Over the course of a full year, the full impact of the “fiscal cliff” would be deeply harmful to the economy. So if going over it were irrevocable, this would amount to a Pyrrhic victory; Obama would have won his tax agenda at the cost of a new recession. If it’s a “slope,” though, this presidential leverage is real, and the way Obama could grab it is precisely by not making a deal during the lame-duck session.

An aggressive strategy by Obama still wouldn’t be without risk—House Republicans know a thing or two about leverage, and they’re on the lookout now for hostages to take, as a good Lowrey story in Friday’s NYT makes clear. And there are other important policy pieces of the “cliff,” like the payroll tax cut and the scheduled spending reductions, that could be affected in unforeseen ways, with potential peril for both the economy and Obama’s agenda.

An aggressive partisan approach also might not be to Obama’s liking—he seems quite sincerely committed to the ideal of bipartisanship and also to a “grand bargain” on fiscal issues, which might be harder to achieve if he played hardball on taxes. But going over the “cliff” would be a viable course of action—precisely because the cliff is not a cliff at all.

Strategy, gamesmanship, power grabs—these are things that political reporters absolutely love to write about, right? Well, apparently not. Coverage of the issue in leading newspapers in the days since the election has uncritically embraced the “fiscal cliff” metaphor, ignored the key points about leverage, and instead beat the drums for a grand bargain before the New Year.

For instance, in Thursday’s New York Times Jackie Calmes and Peter Baker opened their story with Obama’s efforts to address “the main unfinished business of his term—a major deficit-reduction deal to avert a looming fiscal crisis.” Later, they write:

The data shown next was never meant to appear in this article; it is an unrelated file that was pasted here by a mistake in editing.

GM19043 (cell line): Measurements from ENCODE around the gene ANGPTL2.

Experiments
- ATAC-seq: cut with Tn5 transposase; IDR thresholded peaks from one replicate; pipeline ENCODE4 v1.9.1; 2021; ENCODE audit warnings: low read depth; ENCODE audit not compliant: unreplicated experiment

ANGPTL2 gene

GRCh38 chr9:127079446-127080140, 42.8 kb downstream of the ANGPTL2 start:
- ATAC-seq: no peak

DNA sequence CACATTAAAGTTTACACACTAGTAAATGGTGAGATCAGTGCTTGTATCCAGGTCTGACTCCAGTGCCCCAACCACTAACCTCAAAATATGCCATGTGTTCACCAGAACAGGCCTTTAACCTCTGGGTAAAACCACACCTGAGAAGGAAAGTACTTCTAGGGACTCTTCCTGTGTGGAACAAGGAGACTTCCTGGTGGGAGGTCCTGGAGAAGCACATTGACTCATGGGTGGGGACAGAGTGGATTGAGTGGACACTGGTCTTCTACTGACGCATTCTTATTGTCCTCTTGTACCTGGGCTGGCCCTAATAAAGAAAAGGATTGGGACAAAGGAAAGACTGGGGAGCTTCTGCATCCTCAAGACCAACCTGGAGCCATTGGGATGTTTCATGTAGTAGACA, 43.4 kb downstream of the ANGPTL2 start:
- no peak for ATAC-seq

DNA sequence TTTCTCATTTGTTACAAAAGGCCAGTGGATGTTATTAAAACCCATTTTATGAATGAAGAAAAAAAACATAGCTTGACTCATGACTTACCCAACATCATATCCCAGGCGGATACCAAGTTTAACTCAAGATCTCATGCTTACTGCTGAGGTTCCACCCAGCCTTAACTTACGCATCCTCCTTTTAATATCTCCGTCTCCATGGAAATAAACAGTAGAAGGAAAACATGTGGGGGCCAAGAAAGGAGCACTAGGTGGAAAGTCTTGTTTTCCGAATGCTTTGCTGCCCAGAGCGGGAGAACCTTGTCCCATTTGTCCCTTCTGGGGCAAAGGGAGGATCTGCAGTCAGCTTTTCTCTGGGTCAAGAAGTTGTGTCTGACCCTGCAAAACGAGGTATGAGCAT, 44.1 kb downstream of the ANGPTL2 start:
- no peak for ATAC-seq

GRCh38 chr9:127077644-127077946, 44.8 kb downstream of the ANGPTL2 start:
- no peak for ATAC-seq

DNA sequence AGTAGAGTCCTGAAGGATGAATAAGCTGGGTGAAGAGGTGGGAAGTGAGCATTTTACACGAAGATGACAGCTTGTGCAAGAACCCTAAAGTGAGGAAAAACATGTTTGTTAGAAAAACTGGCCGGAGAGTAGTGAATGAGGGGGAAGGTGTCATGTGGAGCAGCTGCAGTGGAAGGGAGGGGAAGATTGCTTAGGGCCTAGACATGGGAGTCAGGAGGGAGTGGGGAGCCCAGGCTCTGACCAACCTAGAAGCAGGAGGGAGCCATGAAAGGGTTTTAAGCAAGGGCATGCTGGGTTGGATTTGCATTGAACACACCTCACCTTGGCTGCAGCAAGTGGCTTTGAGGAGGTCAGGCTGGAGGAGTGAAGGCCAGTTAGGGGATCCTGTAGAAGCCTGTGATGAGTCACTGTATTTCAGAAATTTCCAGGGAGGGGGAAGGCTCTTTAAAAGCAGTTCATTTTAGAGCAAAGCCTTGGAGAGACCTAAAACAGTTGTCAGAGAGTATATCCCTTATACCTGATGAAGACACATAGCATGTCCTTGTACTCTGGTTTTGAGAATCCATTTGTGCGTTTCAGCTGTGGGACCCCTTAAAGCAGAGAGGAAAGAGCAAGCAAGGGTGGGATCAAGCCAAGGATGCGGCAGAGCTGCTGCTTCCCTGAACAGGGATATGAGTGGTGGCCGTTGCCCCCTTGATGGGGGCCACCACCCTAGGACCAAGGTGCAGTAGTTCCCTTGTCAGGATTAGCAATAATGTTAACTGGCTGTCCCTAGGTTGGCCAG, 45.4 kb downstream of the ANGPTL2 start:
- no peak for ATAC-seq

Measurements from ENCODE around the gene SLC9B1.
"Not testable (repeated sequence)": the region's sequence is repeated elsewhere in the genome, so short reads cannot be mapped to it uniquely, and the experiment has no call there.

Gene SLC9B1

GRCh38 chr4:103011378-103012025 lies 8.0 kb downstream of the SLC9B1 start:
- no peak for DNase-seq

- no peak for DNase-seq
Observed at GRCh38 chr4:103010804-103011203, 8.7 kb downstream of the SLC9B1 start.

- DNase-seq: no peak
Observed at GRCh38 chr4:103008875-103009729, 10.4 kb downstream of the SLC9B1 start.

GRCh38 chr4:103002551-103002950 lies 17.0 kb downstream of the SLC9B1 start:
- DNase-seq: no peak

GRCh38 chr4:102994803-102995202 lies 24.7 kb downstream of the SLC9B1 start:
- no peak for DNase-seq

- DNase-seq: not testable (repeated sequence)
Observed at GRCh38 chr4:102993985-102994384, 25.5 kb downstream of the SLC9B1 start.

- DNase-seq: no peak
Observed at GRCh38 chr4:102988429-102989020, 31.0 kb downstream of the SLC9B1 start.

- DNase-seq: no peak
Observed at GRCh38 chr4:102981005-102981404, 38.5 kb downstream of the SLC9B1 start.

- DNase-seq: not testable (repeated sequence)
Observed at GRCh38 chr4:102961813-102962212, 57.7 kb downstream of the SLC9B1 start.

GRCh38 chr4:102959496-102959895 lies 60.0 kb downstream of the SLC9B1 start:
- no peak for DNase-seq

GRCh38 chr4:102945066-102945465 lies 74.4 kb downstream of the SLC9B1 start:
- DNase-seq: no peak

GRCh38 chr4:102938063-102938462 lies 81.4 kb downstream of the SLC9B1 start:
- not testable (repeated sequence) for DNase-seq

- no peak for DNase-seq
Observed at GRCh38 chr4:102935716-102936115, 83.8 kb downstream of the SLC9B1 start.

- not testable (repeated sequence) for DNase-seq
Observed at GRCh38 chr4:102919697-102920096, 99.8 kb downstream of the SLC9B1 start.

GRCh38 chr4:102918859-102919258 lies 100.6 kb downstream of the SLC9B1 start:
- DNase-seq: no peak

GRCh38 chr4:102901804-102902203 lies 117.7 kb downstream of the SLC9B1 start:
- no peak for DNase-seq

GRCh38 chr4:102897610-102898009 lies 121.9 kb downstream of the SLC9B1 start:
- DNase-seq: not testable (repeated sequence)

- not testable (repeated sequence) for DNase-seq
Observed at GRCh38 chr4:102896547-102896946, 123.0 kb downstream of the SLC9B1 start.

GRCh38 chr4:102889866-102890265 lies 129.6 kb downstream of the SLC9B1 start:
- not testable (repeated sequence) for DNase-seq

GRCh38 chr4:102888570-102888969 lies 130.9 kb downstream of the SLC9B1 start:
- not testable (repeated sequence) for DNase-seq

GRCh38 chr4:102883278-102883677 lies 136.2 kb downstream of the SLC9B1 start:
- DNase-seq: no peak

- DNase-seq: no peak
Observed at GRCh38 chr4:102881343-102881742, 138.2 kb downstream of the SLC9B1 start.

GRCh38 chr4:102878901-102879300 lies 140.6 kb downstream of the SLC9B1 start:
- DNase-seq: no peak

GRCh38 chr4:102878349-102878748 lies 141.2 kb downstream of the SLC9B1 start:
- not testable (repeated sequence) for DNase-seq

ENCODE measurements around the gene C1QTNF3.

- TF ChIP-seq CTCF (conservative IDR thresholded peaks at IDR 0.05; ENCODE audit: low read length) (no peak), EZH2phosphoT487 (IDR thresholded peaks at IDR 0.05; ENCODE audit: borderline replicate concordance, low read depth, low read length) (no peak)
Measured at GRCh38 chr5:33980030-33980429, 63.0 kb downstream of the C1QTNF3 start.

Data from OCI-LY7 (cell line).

The efforts from both sides, after a long and exhausting campaign, suggested the urgency of acting in the few weeks before roughly $700 billion in automatic tax increases and across-the-board spending cuts take effect at year’s end — the “fiscal cliff.” A failure to reach agreement could arrest the economic recovery.

Corporate America and financial markets for months have been dreading the prospect of a partisan impasse. Stocks fell on Wednesday, with the Standard & Poor’s 500 Index closing down 2.4 percent. The reasons for the drop were unclear, given that stock futures did not drop significantly on Tuesday night as the election results became clear. Analysts cited fears about the economic impact of such big federal spending cuts and tax increases, but also about new economic troubles in Europe.

“Corporate America”—i.e., the CEOs of major businesses—has been ringing alarm bells about the fiscal cliff for awhile now. The fact that these guys are all in the top income tax bracket could have something to do with that, but that point hasn’t been raised in most coverage.

In Friday’s NYT, Jonathan Weisman took a similar tack, making an interesting choice that subtly communicates the “urgency” of getting a deal done in the lame-duck session: he gave the first quote in his article to a lawmaker who won’t even be in Congress come January:

Senator Olympia J. Snowe, the Maine Republican who will retire at the end of the year, made it clear that she intended to press for a deal to avert the so-called fiscal cliff and get serious on the deficit, lame duck or not.